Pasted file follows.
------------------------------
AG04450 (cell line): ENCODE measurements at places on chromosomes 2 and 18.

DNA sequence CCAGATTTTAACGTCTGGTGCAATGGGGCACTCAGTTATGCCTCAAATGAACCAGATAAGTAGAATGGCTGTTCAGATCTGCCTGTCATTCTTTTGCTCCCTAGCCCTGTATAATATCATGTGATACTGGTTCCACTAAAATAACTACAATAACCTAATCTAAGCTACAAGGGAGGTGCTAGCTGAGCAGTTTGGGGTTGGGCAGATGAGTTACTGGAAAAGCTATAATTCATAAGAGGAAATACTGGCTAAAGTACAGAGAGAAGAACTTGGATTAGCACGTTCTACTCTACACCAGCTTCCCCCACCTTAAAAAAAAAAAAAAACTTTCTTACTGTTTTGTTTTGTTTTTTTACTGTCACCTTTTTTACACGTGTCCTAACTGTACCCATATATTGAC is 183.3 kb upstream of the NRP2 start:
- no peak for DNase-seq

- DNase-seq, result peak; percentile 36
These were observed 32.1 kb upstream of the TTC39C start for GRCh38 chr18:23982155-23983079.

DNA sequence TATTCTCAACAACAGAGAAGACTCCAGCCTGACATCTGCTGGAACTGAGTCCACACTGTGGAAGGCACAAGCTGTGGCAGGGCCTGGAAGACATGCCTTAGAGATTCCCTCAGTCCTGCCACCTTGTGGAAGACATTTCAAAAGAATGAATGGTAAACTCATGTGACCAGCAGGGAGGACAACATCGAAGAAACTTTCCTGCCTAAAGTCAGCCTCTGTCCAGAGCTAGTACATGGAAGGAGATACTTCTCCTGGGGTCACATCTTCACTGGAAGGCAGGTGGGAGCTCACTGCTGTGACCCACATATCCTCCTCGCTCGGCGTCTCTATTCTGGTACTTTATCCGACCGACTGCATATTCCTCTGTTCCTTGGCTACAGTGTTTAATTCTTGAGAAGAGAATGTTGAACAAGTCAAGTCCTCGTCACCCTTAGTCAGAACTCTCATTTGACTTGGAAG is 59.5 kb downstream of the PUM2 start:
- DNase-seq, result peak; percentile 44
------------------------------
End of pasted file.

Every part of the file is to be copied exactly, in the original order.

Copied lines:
AG04450 (cell line): ENCODE measurements at places on chromosomes 2 and 18.

DNA sequence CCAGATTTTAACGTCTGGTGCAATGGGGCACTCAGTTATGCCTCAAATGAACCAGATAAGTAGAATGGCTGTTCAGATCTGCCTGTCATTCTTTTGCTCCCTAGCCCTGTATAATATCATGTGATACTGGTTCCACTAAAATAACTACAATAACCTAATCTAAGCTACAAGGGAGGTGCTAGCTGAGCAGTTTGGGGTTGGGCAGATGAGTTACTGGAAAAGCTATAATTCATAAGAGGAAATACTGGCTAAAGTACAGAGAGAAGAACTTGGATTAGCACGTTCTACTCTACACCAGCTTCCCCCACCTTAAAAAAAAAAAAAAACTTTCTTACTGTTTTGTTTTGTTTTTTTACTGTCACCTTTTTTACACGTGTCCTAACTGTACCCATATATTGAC is 183.3 kb upstream of the NRP2 start:
- no peak for DNase-seq

- DNase-seq, result peak; percentile 36
These were observed 32.1 kb upstream of the TTC39C start for GRCh38 chr18:23982155-23983079.

DNA sequence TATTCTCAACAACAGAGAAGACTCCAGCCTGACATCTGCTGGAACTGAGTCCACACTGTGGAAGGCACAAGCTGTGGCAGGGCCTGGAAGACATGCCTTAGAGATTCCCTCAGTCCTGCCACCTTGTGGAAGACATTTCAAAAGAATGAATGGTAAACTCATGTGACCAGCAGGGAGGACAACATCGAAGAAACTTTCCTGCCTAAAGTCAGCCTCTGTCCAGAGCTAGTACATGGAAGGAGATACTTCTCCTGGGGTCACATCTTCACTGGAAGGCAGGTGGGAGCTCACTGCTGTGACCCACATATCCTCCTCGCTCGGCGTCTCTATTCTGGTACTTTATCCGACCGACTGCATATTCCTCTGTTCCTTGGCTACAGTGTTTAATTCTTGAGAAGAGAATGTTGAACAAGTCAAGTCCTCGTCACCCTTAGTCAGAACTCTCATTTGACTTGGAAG is 59.5 kb downstream of the PUM2 start:
- DNase-seq, result peak; percentile 44